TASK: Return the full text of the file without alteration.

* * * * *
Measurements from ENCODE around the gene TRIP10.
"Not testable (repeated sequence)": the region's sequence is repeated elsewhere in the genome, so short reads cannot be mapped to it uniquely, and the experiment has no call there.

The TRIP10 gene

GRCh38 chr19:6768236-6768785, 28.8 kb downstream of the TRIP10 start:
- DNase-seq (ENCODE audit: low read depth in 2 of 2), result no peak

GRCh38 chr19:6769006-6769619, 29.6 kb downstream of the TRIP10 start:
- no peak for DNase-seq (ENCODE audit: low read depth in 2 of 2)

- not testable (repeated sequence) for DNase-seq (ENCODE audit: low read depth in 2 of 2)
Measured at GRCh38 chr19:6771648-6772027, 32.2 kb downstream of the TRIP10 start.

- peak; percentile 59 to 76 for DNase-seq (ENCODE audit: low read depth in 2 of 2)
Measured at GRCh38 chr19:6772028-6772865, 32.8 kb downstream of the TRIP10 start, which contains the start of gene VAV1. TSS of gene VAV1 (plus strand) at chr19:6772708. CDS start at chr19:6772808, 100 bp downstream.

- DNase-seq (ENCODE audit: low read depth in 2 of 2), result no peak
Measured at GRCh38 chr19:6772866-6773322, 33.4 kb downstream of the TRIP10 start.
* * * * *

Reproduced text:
Measurements from ENCODE around the gene TRIP10.
"Not testable (repeated sequence)": the region's sequence is repeated elsewhere in the genome, so short reads cannot be mapped to it uniquely, and the experiment has no call there.

The TRIP10 gene

GRCh38 chr19:6768236-6768785, 28.8 kb downstream of the TRIP10 start:
- DNase-seq (ENCODE audit: low read depth in 2 of 2), result no peak

GRCh38 chr19:6769006-6769619, 29.6 kb downstream of the TRIP10 start:
- no peak for DNase-seq (ENCODE audit: low read depth in 2 of 2)

- not testable (repeated sequence) for DNase-seq (ENCODE audit: low read depth in 2 of 2)
Measured at GRCh38 chr19:6771648-6772027, 32.2 kb downstream of the TRIP10 start.

- peak; percentile 59 to 76 for DNase-seq (ENCODE audit: low read depth in 2 of 2)
Measured at GRCh38 chr19:6772028-6772865, 32.8 kb downstream of the TRIP10 start, which contains the start of gene VAV1. TSS of gene VAV1 (plus strand) at chr19:6772708. CDS start at chr19:6772808, 100 bp downstream.

- DNase-seq (ENCODE audit: low read depth in 2 of 2), result no peak
Measured at GRCh38 chr19:6772866-6773322, 33.4 kb downstream of the TRIP10 start.